Numbers mean no return to Stormont

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"Such an emotionally charged response is politically inept. It means negotiations are bound to fail because there’s no rational response coming from the DUP. Remember Foster’s incredibly ill-judged outburst a couple of years ago when as Acting First Minister she presented herself as gatekeeper to block ‘rogues and renegades’, that is Sinn Féin and SDLP ministers, from getting anything through the executive? Breathtaking. There you had the DUP’s position laid bare: ‘Them uns are getting nothing.' And so it proved.”

Brian Feeney. Irish News. Belfast. Wednesday, September 20, 2017

Seventy is a good number to start with. A LucidTalk poll conducted about ten days ago showed that nearly 70 per cent of Sinn Féin voters supported the party’s position of not entering an executive until there’s agreement on Acht na Gaeilge [Irish Language Act].

Here’s another seventy. In this year’s assembly elections 70 per cent of Nationalist voters voted Sinn Féin. In June’s British general election 71 per cent of Nationalist voters voted Sinn Féin.

Now you can draw a number of conclusions from those figures. First, Gerry Adams is correct. Sinn Féin won’t return to a Stormont executive without Acht na Gaeilge for the simple reason that they can’t. Their voters would be disgusted. Once you get up around the 70 per cent mark in a poll you know there’s no turning back. LucidTalk has a good polling record but even if they hadn’t that size of percentage is conclusive, overwhelming.

Second, let’s look at those other 70 per cent and 71 per cent figures from the elections. To read and listen to a lot of coverage North and South you would think Sinn Féin is a strange disembodied entity separate from society and normal discourse. When 71 per cent of Nationalist voters in The North vote for the party the fact is that the opposite is the case.

Sinn Féin is an integral part of Nationalist society. Get over it. So when people in the Unionist press and media castigate Sinn Féin for their opinions and policies in reality it’s the vast majority of the Nationalist community they’re castigating.

This fact obviously hasn’t penetrated the tiny particle of political brain Arlene Foster demonstrates in interviews. In every interview of a substantial length she gives, she suffers an acute attack of foot in mouth disease and loses the run of herself.

She is apparently unable to accept that Sinn Féin are articulating the views of the vast majority of Northern Nationalists. Instead, she regards the party as a bogeyman, to borrow the words of Wolfe Tone, ‘the never failing source of all our political evils’. Her views are almost as outlandish as Micheál Martin’s who’s just as horrified by the electoral threat Sinn Féin presents him.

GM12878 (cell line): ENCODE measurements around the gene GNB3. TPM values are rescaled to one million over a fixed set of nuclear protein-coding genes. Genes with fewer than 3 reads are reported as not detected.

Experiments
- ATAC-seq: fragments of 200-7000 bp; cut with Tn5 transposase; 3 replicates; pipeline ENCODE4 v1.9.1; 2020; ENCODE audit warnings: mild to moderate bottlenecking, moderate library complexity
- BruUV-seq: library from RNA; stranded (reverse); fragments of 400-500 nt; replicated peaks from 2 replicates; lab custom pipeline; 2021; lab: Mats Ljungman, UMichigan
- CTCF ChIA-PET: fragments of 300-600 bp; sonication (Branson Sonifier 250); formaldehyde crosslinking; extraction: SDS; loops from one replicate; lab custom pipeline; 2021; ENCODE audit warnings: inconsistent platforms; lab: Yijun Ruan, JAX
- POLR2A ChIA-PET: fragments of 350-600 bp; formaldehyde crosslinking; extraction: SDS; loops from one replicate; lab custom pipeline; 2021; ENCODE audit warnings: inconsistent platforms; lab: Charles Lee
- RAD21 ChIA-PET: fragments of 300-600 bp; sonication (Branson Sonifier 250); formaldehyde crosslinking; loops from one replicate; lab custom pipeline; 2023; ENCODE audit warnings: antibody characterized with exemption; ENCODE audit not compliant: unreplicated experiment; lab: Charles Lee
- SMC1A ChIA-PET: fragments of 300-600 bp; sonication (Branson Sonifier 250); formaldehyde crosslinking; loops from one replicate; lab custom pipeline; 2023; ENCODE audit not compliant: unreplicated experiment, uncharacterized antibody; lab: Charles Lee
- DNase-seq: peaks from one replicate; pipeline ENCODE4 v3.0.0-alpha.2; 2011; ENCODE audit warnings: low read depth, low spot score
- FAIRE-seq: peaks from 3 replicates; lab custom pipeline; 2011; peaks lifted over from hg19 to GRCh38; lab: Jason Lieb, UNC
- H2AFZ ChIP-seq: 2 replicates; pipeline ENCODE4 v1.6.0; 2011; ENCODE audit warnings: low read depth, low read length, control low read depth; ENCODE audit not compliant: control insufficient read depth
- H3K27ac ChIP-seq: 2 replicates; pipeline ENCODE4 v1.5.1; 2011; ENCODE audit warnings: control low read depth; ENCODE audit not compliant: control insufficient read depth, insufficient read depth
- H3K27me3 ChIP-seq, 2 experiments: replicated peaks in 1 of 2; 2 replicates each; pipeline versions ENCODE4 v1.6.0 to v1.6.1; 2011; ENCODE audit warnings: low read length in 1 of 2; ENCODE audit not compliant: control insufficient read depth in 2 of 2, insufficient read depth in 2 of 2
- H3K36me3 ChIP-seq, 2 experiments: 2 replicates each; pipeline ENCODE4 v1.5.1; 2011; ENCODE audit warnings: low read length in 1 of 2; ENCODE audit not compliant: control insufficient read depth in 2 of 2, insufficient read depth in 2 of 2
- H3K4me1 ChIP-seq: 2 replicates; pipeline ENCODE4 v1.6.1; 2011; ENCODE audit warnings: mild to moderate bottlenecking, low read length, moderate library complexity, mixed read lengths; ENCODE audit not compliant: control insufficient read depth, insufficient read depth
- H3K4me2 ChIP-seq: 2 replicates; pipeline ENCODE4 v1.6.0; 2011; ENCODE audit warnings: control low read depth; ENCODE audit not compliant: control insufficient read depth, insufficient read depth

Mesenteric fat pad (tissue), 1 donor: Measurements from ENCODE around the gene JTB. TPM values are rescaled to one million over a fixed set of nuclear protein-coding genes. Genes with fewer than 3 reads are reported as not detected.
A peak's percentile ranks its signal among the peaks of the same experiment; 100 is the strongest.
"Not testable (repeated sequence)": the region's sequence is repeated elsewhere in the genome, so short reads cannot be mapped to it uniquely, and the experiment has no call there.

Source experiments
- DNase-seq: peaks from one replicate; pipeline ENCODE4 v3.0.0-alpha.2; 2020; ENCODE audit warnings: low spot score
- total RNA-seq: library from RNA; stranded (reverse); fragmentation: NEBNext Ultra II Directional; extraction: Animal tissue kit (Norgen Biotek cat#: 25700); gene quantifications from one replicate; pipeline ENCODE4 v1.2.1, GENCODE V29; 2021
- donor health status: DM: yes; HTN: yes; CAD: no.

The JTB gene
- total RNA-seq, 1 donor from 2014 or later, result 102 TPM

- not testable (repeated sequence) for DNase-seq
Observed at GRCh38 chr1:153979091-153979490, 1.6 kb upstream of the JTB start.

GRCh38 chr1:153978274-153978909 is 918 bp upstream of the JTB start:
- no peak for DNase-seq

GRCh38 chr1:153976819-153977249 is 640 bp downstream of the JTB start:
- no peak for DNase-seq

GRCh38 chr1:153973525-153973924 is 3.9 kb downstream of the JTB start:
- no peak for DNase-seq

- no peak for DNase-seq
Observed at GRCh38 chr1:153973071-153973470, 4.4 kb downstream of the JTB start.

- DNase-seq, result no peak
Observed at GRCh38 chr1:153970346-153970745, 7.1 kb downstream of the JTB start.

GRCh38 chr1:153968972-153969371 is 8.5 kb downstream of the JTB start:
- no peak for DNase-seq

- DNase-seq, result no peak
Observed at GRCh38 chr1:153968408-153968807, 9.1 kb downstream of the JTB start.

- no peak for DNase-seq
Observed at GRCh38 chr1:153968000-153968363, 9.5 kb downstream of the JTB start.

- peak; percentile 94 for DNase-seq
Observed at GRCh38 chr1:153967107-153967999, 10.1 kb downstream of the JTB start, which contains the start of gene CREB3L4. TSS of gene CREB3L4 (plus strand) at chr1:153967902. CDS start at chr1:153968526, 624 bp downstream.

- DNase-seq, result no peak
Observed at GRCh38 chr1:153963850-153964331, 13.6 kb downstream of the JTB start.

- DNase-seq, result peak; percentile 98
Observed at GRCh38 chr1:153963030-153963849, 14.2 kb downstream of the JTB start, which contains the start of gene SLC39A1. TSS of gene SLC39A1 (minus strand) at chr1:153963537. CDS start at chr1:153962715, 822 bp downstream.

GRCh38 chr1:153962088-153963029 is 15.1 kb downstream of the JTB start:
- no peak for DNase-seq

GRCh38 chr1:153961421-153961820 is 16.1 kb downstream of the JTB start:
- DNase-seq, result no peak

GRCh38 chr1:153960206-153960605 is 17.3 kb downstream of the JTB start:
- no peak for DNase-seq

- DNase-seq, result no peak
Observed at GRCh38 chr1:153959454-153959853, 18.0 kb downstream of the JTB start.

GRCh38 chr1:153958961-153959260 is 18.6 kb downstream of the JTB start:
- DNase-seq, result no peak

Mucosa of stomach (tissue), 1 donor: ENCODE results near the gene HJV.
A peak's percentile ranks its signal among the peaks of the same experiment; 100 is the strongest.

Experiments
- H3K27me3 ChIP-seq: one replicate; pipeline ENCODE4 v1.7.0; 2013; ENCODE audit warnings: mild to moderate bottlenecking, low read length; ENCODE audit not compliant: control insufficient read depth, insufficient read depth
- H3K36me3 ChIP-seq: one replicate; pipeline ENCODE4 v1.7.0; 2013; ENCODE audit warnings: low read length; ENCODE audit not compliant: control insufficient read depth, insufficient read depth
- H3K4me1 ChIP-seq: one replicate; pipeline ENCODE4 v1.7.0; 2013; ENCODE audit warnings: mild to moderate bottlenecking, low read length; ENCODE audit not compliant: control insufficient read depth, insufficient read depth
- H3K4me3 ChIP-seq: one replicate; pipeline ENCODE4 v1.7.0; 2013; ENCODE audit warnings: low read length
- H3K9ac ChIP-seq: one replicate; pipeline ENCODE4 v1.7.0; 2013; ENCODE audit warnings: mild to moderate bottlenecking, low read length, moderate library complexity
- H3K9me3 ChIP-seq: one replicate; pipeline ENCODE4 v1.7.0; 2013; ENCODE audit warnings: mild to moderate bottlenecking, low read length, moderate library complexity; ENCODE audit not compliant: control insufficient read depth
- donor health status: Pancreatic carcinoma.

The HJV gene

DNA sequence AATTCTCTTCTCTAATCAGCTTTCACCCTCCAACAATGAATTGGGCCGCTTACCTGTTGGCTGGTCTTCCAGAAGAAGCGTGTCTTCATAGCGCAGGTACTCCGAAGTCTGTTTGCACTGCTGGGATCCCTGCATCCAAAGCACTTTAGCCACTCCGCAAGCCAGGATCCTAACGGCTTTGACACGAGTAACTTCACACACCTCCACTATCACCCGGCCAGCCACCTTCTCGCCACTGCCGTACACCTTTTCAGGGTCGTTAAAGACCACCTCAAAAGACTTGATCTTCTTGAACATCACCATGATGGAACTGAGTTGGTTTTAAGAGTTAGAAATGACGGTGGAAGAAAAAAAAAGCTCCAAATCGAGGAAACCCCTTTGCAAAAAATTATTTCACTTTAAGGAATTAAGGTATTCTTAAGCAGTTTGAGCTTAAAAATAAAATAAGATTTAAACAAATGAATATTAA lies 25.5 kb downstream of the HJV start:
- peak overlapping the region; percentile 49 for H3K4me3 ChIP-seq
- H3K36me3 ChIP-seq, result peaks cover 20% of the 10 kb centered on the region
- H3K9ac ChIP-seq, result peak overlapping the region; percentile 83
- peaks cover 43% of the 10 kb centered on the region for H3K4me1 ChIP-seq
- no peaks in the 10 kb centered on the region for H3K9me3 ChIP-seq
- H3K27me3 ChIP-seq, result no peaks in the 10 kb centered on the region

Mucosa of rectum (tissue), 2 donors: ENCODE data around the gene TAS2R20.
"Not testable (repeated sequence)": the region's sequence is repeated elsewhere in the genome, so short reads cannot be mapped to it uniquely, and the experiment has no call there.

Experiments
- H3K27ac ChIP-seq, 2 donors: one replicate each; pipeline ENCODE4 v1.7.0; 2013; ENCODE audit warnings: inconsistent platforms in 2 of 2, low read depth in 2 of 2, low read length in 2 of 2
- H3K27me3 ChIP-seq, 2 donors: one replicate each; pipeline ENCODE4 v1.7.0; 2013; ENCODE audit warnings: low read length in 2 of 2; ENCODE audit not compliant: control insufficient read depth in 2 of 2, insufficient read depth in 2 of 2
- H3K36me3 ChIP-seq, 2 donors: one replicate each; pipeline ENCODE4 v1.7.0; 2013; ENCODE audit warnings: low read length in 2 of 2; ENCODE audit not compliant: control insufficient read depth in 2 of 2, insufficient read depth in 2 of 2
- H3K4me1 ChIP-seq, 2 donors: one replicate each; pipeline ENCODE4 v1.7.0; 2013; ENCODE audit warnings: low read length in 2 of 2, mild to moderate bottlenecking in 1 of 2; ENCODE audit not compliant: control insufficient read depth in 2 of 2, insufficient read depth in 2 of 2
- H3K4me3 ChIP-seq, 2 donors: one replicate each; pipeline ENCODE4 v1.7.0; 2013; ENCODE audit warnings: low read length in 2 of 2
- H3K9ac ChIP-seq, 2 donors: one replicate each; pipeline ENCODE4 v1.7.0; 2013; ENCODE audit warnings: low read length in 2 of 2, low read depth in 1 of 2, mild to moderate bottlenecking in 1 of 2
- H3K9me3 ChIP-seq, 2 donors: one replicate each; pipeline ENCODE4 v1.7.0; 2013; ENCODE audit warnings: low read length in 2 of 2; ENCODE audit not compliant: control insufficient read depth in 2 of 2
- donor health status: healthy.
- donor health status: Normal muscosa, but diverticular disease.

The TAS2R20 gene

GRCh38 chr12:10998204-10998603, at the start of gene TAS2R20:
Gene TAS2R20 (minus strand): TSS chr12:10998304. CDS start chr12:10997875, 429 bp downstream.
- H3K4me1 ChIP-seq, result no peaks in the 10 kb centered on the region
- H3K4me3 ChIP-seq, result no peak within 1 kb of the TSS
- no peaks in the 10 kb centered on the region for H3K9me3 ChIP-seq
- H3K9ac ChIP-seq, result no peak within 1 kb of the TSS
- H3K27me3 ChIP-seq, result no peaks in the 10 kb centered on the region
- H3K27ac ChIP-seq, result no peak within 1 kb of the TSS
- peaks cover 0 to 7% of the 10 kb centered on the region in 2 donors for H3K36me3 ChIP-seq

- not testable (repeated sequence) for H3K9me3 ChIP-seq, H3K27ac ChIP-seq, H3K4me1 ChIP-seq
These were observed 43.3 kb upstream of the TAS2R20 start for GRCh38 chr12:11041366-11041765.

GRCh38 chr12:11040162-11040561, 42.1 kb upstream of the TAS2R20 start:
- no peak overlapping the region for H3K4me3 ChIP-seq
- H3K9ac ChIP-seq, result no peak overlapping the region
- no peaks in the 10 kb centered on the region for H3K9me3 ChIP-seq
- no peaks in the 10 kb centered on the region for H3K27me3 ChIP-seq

That’s evident from her recent car crash interview about Sinn Féin’s motive being to “humiliate Unionists and those who believe in the British way of life.” Apart from the fact that she couldn’t define “the British way of life" ——how’s it different from the Scottish or Welsh way? —that sort of accusation exposes at least two flaws. The more glaring is that she has no rational argument to present to oppose Acht na Gaeilge so she frantically clutches at straws; the second is that she doesn’t take the Sinn Féin demand as genuine and respond politically rather than emotionally or sentimentally. For Foster everything Sinn Féin proposes is part of a fiendishly contrived plot at once devious, impossible to understand and impossible therefore to concede.

Such an emotionally charged response is politically inept. It means negotiations are bound to fail because there’s no rational response coming from the DUP. Remember Foster’s incredibly ill-judged outburst a couple of years ago when as Acting First Minister she presented herself as gatekeeper to block ‘rogues and renegades’, that is Sinn Féin and SDLP ministers, from getting anything through the executive? Breathtaking. There you had the DUP’s position laid bare: “Them uns are getting nothing.” And so it proved.

The consequences of that dismissive and fearful emotional response to Nationalists are now obvious. Foster has been so successful at convincing her own supporters of the malign, ulterior intent of Sinn Féin that 86 per cent of DUP voters say she must not concede Acht na Gaeilge, not because it may or may not have any political merit but because it’s a plot, conspiracy, scheme to humiliate Unionists. How can she go back on that any more than Sinn Féin can withdraw their demand?

In short Foster has blurted out so much emotionally charged language that she has led Unionists into a cul de sac. There’s no way out because she can only offer Sinn Féin less than they’re prepared or able to accept. You’d think she might take the long view that it’s 2022 before another Assembly election is due but no, the evidence is she doesn’t think politically